We now have the Great South West Partnership of: Heart of the South West (HotSW), Cornwall and Isles of Scilly, and Dorset LEPs. Or do we? The reason I add a question mark is because not very long ago (April to be exact) we had the Great South West Partnership comprising FOUR LEPs, including Swindon and Wiltshire “working together” to agree the next steps in implementing the recommendations of a report on Productivity. We were also told that GFirst (Gloucester) and West of England (Bristol) LEPs were also taking an active interest.

In his first interview on Somerset Live the new HotSW Chief Executive, David Ralph said “We’ve set a really big ambition about doubling the size of the economy in this area over the next 30 years.”

https://www.somersetlive.co.uk/news/somerset-news/everything-you-need-know-local-1872023

Previously the target had been to double the economy in 20 years. When I asked for clarification I was told it was a mis-speak, not a change of policy to something slightly more realistic.

So who knows where we are going?”

Greater South West Local Enterprise Partnership – partnership!

Another GREAT to add to GREATER EXETER – the GREAT South West Partnership!

For this one, Dorset now holds the purse strings (thanks to Oliver Letwin?) but developer Steve Hindley still holds on to the Chairmanship. Somerset County Council seems to have lost its financial control role – hardly surprising now it’s in a financial crisis.

And all still unelected, unaccountable and non-transparent.

Rather confusingly, in one part of the press release there is a reference to high productivity in this new LEP region but then it goes on to say: “When productivity in the South West matches current levels in the South East, the region will add more than £18 billion a year to the UK economy.” Do they really expect it to overtake the south-east? They could just as well have said “when productivity in the region the region overtakes China it will add £18 trillion to the UK economy”!

“Press release from Heart of the South West, Cornwall and Isles of Scilly, and Dorset Local Enterprise Partnerships:

A campaign to highlight the South West’s economic potential and make the case for Government investment on a par with other UK regions has been launched at Westminster.

An alliance of business leaders, local authorities and higher education chiefs formally launched its Great South West vision that aims to put the South West on the UK economic map, to Parliament.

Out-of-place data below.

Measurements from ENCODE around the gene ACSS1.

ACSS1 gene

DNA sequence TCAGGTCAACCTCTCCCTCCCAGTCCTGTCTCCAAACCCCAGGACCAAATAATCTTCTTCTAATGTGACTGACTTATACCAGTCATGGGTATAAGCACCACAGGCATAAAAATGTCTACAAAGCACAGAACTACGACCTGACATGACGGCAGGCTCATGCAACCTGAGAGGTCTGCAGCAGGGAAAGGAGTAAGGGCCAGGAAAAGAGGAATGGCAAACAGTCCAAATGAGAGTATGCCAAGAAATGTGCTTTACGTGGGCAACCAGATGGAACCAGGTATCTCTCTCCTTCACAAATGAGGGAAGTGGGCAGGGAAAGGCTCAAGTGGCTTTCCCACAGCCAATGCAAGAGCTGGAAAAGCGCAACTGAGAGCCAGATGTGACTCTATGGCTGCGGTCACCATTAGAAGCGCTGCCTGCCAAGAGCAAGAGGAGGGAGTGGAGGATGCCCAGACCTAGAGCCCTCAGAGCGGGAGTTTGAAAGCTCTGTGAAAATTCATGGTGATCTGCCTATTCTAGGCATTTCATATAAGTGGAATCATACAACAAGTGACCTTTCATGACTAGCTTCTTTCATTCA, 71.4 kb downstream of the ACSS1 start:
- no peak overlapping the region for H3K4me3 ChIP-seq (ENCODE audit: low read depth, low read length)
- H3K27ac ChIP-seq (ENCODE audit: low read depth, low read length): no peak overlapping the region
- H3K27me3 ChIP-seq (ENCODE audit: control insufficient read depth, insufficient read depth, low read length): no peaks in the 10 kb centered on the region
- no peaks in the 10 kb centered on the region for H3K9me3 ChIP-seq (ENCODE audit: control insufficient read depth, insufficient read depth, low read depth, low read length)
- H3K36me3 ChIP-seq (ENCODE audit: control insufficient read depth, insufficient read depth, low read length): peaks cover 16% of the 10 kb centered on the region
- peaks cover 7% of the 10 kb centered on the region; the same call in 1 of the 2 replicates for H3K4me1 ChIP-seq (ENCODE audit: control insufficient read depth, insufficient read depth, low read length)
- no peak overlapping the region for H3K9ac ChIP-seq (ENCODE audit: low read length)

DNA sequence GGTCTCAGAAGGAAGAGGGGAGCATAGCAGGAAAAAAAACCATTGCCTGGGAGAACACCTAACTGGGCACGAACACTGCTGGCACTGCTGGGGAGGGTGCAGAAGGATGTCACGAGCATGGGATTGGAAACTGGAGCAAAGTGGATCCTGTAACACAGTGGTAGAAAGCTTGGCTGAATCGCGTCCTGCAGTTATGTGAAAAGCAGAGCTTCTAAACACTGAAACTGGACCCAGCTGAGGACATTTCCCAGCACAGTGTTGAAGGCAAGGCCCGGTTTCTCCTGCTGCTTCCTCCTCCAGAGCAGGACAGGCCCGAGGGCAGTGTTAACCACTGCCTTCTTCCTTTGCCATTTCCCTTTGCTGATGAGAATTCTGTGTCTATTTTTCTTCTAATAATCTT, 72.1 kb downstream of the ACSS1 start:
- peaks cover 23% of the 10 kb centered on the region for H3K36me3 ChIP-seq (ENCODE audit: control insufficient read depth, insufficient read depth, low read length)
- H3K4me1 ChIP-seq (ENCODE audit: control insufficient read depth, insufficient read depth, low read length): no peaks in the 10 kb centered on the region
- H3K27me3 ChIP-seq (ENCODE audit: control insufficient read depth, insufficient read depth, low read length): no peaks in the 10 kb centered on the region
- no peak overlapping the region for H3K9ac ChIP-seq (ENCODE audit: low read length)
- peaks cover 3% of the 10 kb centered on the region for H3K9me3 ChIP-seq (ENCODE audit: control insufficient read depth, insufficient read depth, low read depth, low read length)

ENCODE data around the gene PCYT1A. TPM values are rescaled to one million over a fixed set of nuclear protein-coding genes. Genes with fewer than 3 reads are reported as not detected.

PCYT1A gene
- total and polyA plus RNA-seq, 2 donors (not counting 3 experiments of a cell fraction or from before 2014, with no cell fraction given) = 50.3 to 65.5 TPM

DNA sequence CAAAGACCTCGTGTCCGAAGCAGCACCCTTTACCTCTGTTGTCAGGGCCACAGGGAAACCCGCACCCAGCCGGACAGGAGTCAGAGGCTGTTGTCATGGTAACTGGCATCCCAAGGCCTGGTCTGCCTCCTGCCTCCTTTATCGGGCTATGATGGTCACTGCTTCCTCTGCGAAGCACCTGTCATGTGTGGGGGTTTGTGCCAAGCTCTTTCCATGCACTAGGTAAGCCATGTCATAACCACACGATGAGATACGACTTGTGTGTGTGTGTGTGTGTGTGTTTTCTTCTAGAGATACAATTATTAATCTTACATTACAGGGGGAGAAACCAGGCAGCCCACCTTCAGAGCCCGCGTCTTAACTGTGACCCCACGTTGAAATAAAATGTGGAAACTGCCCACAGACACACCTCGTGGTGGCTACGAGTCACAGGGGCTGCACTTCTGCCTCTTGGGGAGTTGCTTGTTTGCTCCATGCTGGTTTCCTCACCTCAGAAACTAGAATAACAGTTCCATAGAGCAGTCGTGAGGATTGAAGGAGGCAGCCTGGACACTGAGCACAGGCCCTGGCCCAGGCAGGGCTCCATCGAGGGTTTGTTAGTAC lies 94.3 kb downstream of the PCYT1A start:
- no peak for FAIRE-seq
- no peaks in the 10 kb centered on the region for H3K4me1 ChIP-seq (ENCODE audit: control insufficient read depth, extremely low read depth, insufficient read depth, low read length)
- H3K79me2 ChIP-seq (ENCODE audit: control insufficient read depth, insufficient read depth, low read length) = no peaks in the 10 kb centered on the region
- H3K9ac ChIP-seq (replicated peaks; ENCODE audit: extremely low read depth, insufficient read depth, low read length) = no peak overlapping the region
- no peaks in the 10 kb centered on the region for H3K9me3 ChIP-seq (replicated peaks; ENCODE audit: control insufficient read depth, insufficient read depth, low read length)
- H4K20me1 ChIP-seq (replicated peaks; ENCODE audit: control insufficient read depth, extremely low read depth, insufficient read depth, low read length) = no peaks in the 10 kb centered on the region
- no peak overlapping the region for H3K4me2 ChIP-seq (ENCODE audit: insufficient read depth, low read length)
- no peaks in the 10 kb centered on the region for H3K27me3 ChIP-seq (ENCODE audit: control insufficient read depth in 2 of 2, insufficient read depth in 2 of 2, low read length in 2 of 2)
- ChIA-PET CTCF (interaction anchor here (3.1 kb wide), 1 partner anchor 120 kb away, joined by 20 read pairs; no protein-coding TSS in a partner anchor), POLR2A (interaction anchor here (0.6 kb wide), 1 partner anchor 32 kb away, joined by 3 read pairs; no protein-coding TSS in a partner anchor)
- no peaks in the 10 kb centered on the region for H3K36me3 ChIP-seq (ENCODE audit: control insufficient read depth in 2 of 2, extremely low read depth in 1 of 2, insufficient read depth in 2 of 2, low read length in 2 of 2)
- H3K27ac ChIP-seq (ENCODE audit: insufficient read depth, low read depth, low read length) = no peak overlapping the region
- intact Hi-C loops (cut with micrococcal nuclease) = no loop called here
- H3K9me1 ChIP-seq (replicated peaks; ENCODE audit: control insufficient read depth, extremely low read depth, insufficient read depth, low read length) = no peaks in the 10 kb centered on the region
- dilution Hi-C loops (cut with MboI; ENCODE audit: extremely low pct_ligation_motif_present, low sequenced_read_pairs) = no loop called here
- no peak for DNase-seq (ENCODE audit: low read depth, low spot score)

The delegation of the Heart of the South West, Dorset and Cornwall and the Isles of Scilly LEPs (Local Enterprise Partnerships) were in London to promote the South West’s economic development ambitions.

They are calling on the government to give their vision for growth the same high-profile backing as other initiatives like the Northern Powerhouse and the Midlands Engine.

Great South West Partnership Chair & Chair of the Heart of the South West Local Enterprise Partnership, Steve Hindley CBE DL said: “The Great South West already has an economy twice the size of Greater Manchester’s and the West Midlands’. We have the largest building project in Europe underway at Hinkley Point C, as well as unrivalled natural assets that attract more visitors than anywhere outside London.

“This partnership stands out from the other UK public-led economic partnerships, as ours heavily backed by the business and university sector, and by working together we have the benefit of scale that gives us the chance to really show what we can do, given the right backing from Government.

“We’re now on the verge transformational growth in productivity, and we’re looking forward to realising our full potential and increasing our contribution to the UK economy on the back of increasing the prosperity of our local communities and businesses.”

Mark Duddridge, Chair of the Cornwall & Isles of Scilly LEP, said: “The government’s recent review of LEPs acknowledged their vital role in developing ambitious strategies for growth and driving investment and job creation.

“The Great South West is about cross-LEP collaboration on a shared agenda, such as transport and infrastructure that can deliver real growth in Cornwall and the Isles of Scilly as well as the wider South West.”

Dorset LEP Chair, Jim Stewart, said: “The South West economy is nationally significant and is larger than any combined authority – double the size of both Greater Manchester and West Midlands.

“Yet we are not receiving the same financial investment from the government as these regions.

“Our Great South West alliance of regional business leaders, academic heads and local authorities is determined to win backing for our plans that will put the region on the economic map.”

In July a government review of LEPs said the partnerships played a crucial role in ‘supercharging’ economic growth and the delivery of its Industrial Strategy.

Representatives from the three LEPs met with South West’s MPs at a meeting in Westminster to launch Great South West.